This post has already been read 1843 times!
I was thinking of the lines from that Fairport Convention song this week as we walked through Toronto on our three-day mini-holiday.
I can still hear Sandy Denny’s wonderful, haunting voice singing the chorus of that dreamy, sad song, as vibrantly as the day I first played the album, back in the late 1960s:
For who knows where the time goes?
Who knows where the time goes?
That song has stuck with me all these years, an anthem of the era, but strangely prescient. Who would have thought it would resonate in an entirely different way, 45 years later?
Denny died in 1978, a great talent whose life was marred by tragedy and addiction. Fairport Convention, an eclectic, always-changing and highly innovative group, seems to still be together with some of the original members. Denny herself was with them for only about two years in a time of great musical creativity and exploration for so many people, 1968-69.
What made me think of these lines was walking through Queen Street West last week, past the hip and the cool fashion stores; stopping at Steve’s Music store to browse – and being at least twice as old as everyone else on the street or in the shops, often old enough to be everyone’s grandfather.
It’s a young part of town, but in the 80s, it was a part we frequented a lot. Everyone seemed to be our age, back then.
I don’t remember growing this old. (When did they?*)
Most of the stores and restaurants we once visited weekly, if not daily, are gone. Those places where we shared a glass of wine, had a meal, laughed, talked with owners and staff, discussed politics, literature, science, culture, music with each other, co-workers and friends…. gone.**
I was a regular at Steve’s for a few years in the 80s – bought several keyboards, amps, guitars, pedals and more there. Now it’s all strangers, and no interest in the old guy looking at the stock. I don’t have enough tattoos or facial jewellery, I suppose, to make me a potential client any more. Just another old guy looking at instruments he can’t afford. Or play very well.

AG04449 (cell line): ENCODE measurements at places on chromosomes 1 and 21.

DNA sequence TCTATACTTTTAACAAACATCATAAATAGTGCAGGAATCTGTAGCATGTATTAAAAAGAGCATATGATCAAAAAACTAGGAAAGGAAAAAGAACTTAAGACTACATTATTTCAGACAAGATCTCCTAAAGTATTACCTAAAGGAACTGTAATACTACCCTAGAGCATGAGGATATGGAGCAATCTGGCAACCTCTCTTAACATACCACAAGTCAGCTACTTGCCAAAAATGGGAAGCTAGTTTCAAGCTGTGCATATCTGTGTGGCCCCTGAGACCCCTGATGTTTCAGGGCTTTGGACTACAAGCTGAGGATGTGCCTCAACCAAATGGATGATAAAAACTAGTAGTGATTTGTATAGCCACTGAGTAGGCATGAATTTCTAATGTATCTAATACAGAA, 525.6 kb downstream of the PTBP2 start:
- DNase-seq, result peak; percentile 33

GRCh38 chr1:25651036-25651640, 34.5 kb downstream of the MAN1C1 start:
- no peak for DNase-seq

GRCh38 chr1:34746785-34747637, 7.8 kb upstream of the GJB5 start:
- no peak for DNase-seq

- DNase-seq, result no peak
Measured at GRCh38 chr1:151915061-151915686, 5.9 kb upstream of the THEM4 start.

It’s not just the change in stores, or the change in staff. People change, too, in unpredictable ways. Navigating the new hip stores is like trying to figure out the rules of shopping in Kensington Market or Chinatown. It’s alien, unfamiliar. New, exciting, perhaps, but sometimes disconcerting and in a different language. And much, much younger.
Living in a small town, you don’t always realize the trends, the styles, the behaviour that mark and shape us. But a few days in a big city brings up you up to speed quickly. As I age, it gets more and more like a foreign country. Not hostile or alien, just increasingly different. And younger. Not much on the clothing racks for me and Susan. Not much at all.
First of all, everyone has a mobile device. Everyone. And they walk down the street talking on it, oblivious to the world. At first, it’s like a prequel to The Walking Dead: before people become zombies they become village idiots, mumbling to themselves, focused on their hands, not the street or crowds around them. Then you notice the Bluetooth headset…
Standing at an urban intersection in Toronto, waiting for the light, you catch snippets, one side of a conversation coming from all angles, several voices at once. Intimate, personal, business-related, casual – it seems the norms of privacy have dissolved into the technology. No one in this brave new world must worry about data snooping or confidentiality, at least from the one side of the conversations I heard. Certainly no one cares whether or not it’s polite.